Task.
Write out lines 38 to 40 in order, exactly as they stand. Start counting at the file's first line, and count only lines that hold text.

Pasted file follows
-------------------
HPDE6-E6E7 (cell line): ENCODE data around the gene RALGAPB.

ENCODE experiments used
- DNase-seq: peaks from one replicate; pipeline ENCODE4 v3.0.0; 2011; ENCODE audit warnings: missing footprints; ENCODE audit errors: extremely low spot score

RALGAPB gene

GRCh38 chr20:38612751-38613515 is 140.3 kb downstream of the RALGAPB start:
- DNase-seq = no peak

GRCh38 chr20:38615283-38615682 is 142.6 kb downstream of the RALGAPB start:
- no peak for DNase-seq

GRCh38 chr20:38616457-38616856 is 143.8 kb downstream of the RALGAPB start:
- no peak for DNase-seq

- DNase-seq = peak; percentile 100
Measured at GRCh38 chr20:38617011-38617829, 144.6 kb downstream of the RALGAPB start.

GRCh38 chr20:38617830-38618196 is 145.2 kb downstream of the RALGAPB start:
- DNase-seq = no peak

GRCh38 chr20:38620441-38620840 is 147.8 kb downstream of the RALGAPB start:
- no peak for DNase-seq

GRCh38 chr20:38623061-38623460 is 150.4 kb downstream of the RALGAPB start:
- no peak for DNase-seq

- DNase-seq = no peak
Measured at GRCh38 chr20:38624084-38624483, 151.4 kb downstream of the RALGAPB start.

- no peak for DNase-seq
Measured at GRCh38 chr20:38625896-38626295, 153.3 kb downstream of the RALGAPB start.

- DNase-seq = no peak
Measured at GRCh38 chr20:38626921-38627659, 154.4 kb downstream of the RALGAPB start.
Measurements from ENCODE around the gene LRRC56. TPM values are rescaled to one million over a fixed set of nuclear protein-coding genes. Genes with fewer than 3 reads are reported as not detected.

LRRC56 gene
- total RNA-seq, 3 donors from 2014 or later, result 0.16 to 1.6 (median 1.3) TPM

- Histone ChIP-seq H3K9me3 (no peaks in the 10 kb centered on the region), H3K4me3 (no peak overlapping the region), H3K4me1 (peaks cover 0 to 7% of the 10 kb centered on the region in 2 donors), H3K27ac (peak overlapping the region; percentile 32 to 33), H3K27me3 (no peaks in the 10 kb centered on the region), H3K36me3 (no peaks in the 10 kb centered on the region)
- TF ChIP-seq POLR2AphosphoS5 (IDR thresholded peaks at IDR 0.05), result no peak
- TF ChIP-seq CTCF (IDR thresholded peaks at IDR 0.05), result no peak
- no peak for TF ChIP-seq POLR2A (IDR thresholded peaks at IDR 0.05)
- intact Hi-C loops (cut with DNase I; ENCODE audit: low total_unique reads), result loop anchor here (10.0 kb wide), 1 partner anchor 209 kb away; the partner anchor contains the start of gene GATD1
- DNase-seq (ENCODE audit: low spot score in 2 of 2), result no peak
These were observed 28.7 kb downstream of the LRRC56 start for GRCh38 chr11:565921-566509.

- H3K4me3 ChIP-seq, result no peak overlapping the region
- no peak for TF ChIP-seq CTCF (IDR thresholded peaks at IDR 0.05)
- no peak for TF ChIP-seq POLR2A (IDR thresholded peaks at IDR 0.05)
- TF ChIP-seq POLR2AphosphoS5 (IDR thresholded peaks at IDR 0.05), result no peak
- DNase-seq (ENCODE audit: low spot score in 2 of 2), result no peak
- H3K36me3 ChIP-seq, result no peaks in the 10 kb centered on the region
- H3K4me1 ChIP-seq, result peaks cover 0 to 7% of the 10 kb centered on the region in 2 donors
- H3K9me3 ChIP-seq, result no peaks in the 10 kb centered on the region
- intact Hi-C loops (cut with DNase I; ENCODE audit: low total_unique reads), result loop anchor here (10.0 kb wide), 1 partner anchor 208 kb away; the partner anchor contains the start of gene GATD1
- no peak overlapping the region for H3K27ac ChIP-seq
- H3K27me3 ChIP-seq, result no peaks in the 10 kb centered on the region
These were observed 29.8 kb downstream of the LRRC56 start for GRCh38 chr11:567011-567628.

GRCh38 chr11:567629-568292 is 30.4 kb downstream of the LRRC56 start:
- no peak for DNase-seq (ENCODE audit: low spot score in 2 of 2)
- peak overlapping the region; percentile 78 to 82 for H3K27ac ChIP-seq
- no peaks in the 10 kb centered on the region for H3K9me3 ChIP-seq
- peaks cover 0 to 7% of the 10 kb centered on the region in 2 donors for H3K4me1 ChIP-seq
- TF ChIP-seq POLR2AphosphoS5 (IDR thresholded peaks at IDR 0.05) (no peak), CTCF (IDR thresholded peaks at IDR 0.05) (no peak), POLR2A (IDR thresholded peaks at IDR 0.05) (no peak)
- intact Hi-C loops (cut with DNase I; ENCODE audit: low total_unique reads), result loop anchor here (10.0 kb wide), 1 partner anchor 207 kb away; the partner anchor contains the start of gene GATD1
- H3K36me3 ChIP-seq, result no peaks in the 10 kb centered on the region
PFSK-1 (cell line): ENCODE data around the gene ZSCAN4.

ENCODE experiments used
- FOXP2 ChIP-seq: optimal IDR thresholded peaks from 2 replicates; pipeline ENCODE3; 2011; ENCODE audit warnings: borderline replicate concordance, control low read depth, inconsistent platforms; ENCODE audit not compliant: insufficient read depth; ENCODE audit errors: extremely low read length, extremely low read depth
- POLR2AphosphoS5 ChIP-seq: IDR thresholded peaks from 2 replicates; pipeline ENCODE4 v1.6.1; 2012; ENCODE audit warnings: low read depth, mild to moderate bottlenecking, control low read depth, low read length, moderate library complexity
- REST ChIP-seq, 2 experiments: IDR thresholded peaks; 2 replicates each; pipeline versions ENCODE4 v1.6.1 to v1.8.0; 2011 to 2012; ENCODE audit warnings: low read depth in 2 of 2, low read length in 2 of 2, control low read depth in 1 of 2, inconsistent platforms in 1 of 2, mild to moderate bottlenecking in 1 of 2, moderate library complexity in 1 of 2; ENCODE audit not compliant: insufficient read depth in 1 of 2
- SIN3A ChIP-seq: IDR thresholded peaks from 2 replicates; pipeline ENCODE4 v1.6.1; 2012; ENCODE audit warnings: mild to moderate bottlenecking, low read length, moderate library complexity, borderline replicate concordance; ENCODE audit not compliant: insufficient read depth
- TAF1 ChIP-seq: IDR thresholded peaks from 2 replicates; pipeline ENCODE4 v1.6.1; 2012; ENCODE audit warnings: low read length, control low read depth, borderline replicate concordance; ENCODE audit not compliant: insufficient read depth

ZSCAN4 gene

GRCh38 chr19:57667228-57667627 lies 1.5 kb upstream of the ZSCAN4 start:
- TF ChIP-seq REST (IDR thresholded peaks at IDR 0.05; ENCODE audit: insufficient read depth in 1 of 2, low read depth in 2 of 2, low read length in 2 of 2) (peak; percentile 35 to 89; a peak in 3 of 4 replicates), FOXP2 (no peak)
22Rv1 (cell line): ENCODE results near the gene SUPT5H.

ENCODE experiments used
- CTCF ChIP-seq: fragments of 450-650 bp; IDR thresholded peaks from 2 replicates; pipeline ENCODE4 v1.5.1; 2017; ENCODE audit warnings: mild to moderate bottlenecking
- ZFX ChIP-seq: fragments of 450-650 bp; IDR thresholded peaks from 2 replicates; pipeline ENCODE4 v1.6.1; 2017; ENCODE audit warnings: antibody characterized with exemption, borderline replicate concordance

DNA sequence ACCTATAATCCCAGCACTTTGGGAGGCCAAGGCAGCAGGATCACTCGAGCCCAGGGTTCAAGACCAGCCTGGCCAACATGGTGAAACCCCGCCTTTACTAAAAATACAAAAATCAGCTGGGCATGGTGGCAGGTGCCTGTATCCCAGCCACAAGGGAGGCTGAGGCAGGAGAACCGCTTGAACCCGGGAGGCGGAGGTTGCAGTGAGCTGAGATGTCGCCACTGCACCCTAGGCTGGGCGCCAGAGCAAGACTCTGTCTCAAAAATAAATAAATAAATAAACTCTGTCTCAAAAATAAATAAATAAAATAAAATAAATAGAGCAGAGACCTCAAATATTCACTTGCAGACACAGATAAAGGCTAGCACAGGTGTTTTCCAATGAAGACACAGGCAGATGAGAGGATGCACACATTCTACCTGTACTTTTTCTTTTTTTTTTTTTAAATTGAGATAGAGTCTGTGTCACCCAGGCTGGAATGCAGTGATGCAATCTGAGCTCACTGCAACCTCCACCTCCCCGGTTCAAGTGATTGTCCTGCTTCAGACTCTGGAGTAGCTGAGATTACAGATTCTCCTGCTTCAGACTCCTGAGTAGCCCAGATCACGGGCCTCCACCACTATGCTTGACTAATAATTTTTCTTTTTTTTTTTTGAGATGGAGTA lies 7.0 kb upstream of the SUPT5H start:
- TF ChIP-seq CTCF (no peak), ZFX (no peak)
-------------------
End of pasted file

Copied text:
- TF ChIP-seq POLR2AphosphoS5 (IDR thresholded peaks at IDR 0.05), result no peak
- DNase-seq (ENCODE audit: low spot score in 2 of 2), result no peak
- H3K36me3 ChIP-seq, result no peaks in the 10 kb centered on the region